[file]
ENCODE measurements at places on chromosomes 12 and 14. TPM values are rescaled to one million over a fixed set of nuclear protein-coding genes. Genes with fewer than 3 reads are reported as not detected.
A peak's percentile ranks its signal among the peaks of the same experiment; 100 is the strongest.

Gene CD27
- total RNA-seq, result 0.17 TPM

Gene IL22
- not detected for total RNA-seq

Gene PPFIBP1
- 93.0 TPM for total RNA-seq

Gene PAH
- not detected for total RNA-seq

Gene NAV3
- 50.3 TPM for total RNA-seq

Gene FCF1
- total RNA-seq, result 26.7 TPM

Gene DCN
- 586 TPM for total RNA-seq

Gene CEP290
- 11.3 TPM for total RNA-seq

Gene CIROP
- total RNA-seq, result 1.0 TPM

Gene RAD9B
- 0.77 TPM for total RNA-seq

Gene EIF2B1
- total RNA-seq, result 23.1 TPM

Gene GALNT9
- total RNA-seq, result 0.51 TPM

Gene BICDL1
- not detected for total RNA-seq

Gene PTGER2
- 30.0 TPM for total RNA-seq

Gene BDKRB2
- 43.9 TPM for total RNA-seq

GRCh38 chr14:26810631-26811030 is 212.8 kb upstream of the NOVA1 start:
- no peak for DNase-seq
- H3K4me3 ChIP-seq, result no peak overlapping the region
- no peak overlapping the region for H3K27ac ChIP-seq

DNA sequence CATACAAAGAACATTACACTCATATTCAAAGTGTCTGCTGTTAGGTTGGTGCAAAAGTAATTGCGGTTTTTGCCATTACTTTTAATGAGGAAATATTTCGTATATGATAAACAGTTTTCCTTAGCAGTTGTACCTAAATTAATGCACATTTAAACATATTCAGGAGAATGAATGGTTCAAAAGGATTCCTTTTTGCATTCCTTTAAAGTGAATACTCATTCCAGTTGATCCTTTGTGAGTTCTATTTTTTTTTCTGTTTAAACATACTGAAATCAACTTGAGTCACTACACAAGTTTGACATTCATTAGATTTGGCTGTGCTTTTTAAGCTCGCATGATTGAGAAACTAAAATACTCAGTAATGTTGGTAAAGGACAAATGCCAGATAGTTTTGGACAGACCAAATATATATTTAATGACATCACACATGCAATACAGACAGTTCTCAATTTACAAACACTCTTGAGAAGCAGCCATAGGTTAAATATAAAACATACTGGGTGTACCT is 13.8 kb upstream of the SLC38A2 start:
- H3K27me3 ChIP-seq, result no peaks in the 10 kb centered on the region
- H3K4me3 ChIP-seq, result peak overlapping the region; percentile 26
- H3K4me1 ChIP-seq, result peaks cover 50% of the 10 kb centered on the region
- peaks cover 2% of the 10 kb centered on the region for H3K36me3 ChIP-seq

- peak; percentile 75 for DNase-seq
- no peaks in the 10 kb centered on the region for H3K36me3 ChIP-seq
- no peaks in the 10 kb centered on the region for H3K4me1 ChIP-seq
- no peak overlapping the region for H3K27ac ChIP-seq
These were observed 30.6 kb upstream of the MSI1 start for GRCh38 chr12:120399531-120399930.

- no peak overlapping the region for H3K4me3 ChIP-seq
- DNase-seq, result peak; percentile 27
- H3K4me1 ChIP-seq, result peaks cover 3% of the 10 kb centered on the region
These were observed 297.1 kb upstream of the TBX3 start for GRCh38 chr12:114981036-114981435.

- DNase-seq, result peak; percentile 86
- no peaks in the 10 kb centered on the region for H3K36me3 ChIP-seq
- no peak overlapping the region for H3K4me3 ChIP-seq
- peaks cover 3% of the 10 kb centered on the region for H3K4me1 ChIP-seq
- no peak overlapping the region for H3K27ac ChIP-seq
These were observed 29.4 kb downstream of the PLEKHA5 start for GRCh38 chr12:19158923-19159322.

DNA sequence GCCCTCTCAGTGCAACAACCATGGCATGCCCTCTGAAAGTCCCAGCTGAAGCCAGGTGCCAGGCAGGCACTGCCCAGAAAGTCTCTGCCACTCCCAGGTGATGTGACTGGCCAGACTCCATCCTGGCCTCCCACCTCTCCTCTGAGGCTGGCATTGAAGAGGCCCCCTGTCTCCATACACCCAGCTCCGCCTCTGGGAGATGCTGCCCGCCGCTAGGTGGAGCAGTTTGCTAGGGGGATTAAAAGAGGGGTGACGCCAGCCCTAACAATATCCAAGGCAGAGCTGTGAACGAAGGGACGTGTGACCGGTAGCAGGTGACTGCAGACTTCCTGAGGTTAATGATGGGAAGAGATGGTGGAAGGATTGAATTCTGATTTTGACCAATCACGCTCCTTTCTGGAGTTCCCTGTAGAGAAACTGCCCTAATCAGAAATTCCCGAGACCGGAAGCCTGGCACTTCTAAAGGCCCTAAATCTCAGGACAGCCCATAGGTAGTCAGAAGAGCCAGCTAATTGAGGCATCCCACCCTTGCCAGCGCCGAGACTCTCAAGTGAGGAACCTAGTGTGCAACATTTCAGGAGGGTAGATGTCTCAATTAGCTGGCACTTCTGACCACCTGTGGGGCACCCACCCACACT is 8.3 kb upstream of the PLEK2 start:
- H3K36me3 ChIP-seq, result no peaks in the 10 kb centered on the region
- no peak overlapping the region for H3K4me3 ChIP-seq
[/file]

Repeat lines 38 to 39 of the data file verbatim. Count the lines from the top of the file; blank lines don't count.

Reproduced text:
- H3K27me3 ChIP-seq, result no peaks in the 10 kb centered on the region
- H3K4me3 ChIP-seq, result peak overlapping the region; percentile 26